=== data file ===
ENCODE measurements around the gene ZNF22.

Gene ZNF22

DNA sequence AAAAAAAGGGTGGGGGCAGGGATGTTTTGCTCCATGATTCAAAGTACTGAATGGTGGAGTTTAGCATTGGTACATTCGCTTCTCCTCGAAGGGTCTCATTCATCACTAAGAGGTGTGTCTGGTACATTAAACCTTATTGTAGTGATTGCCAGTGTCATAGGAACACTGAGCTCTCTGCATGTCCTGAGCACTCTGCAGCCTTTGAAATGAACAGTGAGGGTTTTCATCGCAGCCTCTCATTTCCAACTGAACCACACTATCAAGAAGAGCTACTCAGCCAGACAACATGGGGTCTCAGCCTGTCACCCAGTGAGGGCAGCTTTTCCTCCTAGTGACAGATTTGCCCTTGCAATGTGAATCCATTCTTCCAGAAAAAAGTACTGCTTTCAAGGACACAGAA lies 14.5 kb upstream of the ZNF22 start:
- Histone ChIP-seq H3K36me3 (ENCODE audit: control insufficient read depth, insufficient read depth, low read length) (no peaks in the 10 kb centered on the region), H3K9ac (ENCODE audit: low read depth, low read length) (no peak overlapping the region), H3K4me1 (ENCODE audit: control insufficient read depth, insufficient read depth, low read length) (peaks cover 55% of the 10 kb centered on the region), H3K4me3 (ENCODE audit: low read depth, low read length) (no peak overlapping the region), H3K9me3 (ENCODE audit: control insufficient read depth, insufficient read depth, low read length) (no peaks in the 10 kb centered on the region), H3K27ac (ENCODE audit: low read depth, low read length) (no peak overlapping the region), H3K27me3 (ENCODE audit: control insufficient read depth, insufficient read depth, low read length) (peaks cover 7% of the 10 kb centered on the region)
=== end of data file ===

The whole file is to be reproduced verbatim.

ENCODE measurements around the gene ZNF22.

Gene ZNF22

DNA sequence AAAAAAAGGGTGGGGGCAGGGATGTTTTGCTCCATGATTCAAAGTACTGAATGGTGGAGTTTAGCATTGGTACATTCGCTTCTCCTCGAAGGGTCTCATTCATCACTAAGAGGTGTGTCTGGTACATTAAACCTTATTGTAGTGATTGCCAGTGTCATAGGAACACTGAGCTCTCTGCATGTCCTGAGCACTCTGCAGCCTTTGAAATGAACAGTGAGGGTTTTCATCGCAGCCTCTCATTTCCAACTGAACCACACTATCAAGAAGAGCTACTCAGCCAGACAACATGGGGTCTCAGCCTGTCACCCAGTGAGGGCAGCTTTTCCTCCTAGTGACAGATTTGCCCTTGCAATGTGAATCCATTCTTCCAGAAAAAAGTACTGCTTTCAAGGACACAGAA lies 14.5 kb upstream of the ZNF22 start:
- Histone ChIP-seq H3K36me3 (ENCODE audit: control insufficient read depth, insufficient read depth, low read length) (no peaks in the 10 kb centered on the region), H3K9ac (ENCODE audit: low read depth, low read length) (no peak overlapping the region), H3K4me1 (ENCODE audit: control insufficient read depth, insufficient read depth, low read length) (peaks cover 55% of the 10 kb centered on the region), H3K4me3 (ENCODE audit: low read depth, low read length) (no peak overlapping the region), H3K9me3 (ENCODE audit: control insufficient read depth, insufficient read depth, low read length) (no peaks in the 10 kb centered on the region), H3K27ac (ENCODE audit: low read depth, low read length) (no peak overlapping the region), H3K27me3 (ENCODE audit: control insufficient read depth, insufficient read depth, low read length) (peaks cover 7% of the 10 kb centered on the region)